The last two years, I've shared pictures and directions for making a bunny cake. This cake is a cherished Easter tradition at my house. This year, I thought I'd share the recipe for the Easter cake I made before I had kids. Just like the bunny cake, this recipe also came from a high school home ec class. Unlike the bunny cake which starts with a cake mix, this cake is made from scratch.
If you haven't already guessed, the blog title is a play on words for the best carrot cake I've ever eaten. It's different from most carrot cake recipes I've seen. One, it doesn't use pineapple. Two, it uses brown sugar instead of white. Three, instead of being flavored only with cinnamon, it also uses nutmeg and cloves. Speaking of spices, check your spices ahead of time to make sure they're good. If they have little or no aroma, throw them out and buy new ones. If you can't smell them, you won't be able to taste them either.
Before you start mixing anything, do the chopping, grating, sifting and measuring. Once you've done all this, making the cake is, well, a piece of cake!
Finely chop some of the walnuts and coarsely chop the rest.
Grate the carrots. This is fast and easy to do if you have a food processor. If you're like me and don't have one, grate the carrots by hand, making sure you don't grate them into long strips.
Sift some flour and then measure out three cups. Sift the flour again with the baking powder and salt. Sifting removes any lumps, helps blend ingredients and incorporates air which makes the ingredients lighter.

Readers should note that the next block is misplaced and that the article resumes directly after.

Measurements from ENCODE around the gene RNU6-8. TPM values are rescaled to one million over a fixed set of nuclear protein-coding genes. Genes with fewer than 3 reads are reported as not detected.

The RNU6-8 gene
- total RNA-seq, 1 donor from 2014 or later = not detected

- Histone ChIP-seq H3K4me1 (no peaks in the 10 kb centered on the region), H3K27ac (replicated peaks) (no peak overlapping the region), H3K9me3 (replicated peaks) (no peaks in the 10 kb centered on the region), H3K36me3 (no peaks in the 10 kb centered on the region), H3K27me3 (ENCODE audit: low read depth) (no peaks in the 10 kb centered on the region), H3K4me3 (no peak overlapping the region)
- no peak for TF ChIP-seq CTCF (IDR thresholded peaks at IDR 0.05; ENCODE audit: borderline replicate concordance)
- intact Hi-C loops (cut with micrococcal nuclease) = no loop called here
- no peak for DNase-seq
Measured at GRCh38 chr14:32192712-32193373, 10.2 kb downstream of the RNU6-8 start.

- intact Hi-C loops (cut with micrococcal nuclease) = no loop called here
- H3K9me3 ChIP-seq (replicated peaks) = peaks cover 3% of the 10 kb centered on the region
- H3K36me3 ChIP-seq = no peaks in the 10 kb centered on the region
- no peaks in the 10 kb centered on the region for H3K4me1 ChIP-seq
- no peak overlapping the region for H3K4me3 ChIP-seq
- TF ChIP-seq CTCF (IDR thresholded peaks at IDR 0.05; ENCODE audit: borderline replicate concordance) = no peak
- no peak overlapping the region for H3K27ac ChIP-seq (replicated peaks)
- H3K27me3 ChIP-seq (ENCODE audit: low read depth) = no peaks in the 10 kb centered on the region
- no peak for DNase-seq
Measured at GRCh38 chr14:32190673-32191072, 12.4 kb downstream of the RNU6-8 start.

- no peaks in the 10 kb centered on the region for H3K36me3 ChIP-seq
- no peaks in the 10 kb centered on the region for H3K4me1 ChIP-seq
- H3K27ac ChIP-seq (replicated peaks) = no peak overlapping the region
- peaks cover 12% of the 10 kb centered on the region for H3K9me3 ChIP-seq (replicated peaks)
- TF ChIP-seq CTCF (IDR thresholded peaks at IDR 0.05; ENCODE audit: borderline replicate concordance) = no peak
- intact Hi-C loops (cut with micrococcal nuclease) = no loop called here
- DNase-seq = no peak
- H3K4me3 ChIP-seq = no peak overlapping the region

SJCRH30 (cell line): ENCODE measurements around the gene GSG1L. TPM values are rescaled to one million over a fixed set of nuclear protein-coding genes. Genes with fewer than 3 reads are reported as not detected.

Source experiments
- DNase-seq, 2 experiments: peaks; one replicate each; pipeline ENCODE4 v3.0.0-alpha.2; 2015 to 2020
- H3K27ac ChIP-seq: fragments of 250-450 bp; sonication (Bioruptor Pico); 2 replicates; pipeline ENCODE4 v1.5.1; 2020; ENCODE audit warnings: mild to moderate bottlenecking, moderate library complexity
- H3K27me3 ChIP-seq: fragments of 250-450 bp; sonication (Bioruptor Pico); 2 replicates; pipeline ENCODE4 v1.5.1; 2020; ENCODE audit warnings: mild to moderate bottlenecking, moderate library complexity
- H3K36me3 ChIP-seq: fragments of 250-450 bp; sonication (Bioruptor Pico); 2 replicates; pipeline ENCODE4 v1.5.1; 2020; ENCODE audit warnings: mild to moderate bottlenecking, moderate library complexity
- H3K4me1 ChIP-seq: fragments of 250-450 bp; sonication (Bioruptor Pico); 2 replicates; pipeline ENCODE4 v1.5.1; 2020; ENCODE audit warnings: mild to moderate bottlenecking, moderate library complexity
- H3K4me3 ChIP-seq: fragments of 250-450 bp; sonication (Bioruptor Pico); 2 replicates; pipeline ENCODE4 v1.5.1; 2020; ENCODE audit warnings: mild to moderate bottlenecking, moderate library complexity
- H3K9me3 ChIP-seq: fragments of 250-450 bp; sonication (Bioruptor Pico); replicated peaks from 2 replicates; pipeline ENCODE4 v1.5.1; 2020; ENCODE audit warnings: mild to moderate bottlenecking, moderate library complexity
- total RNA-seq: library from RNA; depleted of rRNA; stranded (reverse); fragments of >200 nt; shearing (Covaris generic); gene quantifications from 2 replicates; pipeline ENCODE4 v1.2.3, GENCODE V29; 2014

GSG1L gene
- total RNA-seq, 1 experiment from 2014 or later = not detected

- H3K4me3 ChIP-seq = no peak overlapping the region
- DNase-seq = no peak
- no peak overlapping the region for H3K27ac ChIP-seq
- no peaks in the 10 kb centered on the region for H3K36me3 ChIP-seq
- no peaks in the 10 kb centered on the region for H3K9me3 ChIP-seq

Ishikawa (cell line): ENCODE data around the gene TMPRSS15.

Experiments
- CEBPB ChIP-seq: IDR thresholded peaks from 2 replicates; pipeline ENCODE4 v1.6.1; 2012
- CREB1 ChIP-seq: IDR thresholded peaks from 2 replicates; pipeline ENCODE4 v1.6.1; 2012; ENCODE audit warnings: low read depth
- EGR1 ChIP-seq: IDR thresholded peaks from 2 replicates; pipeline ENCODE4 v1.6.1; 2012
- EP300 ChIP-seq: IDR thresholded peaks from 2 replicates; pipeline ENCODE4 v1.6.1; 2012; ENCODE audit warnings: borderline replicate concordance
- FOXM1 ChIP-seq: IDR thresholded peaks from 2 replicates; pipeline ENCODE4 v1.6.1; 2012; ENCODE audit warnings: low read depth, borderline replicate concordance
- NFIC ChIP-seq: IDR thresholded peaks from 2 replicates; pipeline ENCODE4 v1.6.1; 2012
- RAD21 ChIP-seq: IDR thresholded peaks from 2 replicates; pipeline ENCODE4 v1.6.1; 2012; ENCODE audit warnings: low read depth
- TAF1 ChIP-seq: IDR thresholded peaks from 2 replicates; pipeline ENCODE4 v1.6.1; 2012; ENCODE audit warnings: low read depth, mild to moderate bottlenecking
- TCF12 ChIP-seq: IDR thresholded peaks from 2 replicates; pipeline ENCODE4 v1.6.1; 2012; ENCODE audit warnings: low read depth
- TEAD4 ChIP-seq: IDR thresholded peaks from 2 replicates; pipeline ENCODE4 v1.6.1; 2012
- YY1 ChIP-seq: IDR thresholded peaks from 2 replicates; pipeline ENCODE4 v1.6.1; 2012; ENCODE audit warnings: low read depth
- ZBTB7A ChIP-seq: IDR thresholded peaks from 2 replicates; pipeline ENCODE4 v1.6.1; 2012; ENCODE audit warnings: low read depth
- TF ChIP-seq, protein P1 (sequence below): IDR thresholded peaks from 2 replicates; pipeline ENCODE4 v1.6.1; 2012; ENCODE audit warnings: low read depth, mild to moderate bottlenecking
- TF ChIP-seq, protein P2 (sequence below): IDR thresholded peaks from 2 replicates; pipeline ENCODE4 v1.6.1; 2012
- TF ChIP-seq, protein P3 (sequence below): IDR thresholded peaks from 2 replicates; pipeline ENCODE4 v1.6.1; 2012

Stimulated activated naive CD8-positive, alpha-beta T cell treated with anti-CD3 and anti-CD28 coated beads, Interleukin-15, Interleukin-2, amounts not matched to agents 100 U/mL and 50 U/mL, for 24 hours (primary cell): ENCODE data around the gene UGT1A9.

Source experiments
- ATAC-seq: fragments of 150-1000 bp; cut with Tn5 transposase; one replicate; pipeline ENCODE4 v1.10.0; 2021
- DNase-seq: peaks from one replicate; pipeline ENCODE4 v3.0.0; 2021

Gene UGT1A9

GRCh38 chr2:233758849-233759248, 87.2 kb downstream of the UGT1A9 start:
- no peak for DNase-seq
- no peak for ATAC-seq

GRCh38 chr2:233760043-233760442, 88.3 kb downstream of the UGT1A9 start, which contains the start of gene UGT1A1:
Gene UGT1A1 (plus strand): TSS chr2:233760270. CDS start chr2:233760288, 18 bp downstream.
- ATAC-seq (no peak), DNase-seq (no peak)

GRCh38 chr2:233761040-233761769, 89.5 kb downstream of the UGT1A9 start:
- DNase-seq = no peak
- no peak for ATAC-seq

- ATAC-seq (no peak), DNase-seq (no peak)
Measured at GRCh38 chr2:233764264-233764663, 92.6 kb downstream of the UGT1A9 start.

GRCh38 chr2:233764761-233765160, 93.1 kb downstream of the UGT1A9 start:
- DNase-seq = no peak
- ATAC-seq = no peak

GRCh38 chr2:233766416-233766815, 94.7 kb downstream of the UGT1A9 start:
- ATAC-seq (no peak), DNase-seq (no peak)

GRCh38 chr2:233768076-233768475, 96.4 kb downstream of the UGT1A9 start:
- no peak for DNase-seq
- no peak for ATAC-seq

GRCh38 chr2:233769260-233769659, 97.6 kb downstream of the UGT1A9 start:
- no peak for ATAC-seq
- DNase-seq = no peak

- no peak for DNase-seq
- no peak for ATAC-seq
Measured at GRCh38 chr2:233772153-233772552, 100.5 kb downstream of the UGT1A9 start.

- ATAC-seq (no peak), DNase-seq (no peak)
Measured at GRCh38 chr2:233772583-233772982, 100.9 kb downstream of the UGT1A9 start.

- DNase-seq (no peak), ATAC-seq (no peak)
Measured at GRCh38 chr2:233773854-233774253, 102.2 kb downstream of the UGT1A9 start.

Measure the remaining ingredients. Unlike white sugar which is spooned into a measuring cup and leveled off, brown sugar needs to be packed into the measuring cup. When it's removed, the brown sugar will retain the shape of the cup.
Once all the prep work is done, it only takes a few minutes to mix up the cake batter. Use a mixer to combine the brown sugar, eggs, oil and spices. Add the flour mixture and milk alternately, beginning and ending with the flour mixture. Stir in the carrots and coarsely chopped walnuts.
Grease three 9-inch round cake pans. Instead of flouring the pans, divide the finely chopped walnuts between the three pans. The walnuts take the place of the flour and add some texture to the layers. It will also play a role when it comes time to assemble and frost the cake.
Divide the batter evenly between the three pans. I use a large cookie scoop to put equal amounts of batter in each pan.
Bake at 350° for 25 to 30 minutes or until done. If you bake all three pans at the same time, rotate them once to ensure even baking. Take the pans out of the oven and let them cool for 10 minutes on a wire rack. Remove the cakes from the pans and cool completely on a wire rack.
Since this post is so long, I'm going to split it up into two parts. Check back later this week for directions on assembling, frosting and decorating this 24 carat cake.